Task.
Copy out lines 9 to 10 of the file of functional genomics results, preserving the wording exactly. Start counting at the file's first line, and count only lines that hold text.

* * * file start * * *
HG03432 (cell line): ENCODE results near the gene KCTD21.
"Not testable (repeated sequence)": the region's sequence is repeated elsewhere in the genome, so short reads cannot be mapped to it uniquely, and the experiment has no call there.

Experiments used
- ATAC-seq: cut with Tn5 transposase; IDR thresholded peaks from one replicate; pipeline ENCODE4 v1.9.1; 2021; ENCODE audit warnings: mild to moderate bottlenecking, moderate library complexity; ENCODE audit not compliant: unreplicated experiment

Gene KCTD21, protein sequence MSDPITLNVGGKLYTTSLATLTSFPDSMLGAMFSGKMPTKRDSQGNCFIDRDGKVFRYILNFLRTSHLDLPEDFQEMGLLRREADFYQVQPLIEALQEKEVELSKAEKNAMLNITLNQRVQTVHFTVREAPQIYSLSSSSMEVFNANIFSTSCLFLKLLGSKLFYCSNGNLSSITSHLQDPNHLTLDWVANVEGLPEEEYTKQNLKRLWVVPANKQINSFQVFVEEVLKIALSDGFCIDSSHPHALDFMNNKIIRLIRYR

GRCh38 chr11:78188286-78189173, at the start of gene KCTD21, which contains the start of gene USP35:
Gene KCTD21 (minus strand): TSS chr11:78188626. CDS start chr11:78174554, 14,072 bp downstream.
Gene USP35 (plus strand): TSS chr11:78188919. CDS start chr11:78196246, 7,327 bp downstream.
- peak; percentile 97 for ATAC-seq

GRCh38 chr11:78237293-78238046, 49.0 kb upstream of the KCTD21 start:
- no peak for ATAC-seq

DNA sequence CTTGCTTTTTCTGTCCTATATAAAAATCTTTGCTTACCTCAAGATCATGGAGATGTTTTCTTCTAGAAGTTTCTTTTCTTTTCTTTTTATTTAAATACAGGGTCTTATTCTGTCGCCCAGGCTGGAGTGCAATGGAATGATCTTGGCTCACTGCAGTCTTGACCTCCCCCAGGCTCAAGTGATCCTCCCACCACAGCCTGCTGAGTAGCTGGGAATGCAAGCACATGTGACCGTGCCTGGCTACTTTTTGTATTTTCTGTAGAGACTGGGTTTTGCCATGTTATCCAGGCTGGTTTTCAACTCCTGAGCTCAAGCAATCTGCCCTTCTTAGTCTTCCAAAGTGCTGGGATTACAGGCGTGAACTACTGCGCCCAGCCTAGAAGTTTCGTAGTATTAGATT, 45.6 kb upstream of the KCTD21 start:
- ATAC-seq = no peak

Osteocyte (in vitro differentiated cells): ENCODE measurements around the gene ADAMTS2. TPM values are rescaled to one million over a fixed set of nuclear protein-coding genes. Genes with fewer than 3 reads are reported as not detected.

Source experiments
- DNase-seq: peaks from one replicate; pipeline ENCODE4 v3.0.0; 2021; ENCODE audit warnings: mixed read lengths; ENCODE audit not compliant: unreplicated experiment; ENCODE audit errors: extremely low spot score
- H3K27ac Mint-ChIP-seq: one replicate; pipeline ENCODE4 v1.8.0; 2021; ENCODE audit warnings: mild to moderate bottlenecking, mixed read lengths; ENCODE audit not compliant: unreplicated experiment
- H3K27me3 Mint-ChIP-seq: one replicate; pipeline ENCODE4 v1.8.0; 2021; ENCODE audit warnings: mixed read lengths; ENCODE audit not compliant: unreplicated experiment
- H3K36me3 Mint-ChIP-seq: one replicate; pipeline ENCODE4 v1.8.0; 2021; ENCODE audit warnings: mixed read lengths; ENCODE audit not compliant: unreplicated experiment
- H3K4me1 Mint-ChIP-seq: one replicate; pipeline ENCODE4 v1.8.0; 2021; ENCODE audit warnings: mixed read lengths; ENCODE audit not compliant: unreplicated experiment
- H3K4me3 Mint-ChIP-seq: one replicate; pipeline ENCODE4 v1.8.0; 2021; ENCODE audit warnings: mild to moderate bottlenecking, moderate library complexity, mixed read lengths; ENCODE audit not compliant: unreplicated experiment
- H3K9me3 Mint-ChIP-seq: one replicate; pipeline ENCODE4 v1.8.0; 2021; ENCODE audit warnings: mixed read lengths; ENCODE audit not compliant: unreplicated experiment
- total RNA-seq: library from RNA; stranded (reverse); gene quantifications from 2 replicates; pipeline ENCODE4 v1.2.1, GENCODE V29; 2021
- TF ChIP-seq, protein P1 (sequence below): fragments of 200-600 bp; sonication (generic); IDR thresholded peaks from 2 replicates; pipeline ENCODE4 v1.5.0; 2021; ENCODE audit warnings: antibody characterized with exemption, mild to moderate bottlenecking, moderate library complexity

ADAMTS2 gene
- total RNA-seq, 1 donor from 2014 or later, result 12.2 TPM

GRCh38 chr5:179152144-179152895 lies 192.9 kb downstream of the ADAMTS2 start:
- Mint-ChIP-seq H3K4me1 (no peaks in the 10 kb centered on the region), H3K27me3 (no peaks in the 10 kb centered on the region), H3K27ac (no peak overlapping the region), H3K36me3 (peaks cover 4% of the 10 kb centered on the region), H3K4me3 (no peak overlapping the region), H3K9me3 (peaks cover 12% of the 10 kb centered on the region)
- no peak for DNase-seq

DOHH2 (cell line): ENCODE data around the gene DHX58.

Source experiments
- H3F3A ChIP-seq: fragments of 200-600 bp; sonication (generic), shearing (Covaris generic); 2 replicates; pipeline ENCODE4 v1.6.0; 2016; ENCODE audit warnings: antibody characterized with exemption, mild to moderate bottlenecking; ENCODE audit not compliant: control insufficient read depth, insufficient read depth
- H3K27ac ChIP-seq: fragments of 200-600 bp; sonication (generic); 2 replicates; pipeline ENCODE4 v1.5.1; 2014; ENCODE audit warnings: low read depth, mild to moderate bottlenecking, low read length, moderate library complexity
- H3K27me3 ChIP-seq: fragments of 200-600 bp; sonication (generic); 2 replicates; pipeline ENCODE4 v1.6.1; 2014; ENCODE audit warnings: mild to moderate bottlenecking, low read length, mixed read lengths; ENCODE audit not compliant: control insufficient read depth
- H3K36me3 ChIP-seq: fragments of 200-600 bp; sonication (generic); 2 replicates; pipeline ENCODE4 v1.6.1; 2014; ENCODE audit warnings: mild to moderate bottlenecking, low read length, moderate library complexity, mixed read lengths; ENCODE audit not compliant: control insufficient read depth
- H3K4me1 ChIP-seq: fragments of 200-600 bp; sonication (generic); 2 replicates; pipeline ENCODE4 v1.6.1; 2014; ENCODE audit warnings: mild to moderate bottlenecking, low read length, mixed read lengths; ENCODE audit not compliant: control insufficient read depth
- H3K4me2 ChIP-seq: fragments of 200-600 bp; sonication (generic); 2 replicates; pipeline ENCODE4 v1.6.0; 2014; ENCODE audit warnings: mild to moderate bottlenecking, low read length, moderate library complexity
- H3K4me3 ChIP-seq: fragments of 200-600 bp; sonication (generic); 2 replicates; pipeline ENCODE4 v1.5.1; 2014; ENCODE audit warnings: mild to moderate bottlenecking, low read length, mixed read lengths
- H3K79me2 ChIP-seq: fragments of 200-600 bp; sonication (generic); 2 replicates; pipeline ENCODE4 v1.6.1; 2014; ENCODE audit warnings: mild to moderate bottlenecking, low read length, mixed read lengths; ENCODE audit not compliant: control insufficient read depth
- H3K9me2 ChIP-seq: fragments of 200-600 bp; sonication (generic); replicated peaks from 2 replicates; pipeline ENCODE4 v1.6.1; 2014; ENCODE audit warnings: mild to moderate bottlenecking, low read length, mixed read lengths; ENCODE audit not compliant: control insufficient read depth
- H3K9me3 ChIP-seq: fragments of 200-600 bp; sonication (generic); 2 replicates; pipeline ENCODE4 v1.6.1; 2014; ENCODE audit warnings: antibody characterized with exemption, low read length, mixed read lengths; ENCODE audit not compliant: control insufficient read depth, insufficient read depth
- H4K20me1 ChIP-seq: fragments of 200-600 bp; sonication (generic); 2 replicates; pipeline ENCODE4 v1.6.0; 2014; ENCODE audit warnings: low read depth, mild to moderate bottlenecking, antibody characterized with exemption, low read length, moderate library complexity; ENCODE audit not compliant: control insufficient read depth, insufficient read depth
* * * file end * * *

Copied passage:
- peak; percentile 97 for ATAC-seq

GRCh38 chr11:78237293-78238046, 49.0 kb upstream of the KCTD21 start: